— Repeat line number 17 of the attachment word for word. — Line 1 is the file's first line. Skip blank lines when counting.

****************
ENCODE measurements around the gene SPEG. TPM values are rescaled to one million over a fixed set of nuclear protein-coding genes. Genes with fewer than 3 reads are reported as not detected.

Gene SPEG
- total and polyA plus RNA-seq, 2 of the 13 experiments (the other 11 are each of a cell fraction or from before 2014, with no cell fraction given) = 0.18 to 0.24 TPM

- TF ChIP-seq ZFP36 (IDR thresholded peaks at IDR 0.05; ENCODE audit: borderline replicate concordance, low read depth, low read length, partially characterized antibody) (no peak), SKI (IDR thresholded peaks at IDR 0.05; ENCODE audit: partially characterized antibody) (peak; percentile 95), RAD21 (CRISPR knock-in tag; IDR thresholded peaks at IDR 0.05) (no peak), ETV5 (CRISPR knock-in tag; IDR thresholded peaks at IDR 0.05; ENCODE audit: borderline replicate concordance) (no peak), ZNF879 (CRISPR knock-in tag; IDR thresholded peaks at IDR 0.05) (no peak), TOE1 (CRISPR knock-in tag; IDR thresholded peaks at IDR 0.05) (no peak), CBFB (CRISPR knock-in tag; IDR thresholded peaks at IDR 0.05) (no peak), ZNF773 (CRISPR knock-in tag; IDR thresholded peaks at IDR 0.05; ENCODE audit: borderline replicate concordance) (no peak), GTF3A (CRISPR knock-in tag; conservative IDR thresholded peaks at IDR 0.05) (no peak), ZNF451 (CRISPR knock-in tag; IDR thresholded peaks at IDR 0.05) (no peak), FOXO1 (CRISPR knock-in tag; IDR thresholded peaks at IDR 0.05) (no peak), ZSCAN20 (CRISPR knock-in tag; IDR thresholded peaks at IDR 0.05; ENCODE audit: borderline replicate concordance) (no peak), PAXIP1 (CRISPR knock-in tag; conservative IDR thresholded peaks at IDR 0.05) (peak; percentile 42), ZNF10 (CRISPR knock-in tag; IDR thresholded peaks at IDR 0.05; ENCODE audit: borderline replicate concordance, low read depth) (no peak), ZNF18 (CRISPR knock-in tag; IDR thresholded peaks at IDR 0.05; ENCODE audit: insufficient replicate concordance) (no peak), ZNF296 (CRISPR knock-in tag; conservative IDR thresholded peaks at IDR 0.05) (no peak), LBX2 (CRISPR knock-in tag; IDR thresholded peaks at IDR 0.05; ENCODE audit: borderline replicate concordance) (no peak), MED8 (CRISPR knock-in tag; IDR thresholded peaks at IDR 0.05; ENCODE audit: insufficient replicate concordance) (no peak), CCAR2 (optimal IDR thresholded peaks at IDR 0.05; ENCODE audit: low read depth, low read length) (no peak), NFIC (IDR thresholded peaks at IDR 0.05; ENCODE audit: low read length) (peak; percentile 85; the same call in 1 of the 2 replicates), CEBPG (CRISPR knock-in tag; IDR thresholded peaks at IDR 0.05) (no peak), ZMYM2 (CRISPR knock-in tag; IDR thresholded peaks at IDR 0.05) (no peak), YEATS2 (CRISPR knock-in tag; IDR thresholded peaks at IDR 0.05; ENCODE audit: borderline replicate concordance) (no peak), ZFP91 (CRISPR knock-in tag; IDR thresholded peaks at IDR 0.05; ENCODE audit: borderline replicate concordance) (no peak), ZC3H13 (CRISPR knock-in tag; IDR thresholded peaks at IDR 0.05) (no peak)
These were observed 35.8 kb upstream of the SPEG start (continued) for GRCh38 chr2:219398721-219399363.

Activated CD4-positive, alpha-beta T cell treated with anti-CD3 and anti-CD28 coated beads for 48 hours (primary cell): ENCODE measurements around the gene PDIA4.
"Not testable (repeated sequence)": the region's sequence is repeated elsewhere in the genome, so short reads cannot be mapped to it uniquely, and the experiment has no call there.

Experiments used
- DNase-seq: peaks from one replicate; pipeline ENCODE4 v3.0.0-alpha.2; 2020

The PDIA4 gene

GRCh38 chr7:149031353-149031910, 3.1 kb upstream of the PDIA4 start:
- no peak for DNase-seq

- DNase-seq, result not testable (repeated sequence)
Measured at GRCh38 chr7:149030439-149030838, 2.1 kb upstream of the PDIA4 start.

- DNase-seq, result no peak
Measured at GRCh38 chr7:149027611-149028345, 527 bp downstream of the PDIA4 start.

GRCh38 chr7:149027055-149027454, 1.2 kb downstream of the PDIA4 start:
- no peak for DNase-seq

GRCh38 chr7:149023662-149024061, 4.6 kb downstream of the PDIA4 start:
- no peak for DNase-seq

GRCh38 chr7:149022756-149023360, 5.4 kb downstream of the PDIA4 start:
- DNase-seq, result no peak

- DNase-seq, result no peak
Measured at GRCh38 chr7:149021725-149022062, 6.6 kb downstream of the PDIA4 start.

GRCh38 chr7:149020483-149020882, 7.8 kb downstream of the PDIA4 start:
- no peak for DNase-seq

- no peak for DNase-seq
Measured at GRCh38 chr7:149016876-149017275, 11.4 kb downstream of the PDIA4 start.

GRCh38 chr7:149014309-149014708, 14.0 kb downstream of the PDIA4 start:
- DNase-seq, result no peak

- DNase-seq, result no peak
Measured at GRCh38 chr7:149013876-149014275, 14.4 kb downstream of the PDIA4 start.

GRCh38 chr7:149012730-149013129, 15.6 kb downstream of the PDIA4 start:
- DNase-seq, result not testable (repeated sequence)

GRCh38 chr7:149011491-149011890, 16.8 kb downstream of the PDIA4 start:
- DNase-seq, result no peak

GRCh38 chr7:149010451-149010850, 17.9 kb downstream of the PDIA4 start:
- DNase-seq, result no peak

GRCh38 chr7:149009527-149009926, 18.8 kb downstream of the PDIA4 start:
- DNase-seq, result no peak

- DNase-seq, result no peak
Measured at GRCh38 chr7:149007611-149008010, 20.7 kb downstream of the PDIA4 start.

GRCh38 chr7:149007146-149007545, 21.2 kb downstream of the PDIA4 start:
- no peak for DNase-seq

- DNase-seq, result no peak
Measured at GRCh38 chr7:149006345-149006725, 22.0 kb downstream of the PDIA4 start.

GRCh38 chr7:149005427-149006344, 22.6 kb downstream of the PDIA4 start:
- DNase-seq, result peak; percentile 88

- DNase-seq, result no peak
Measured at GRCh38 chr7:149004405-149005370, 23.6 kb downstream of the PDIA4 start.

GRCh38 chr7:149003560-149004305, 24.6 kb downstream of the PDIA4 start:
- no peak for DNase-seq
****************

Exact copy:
GRCh38 chr7:149027055-149027454, 1.2 kb downstream of the PDIA4 start: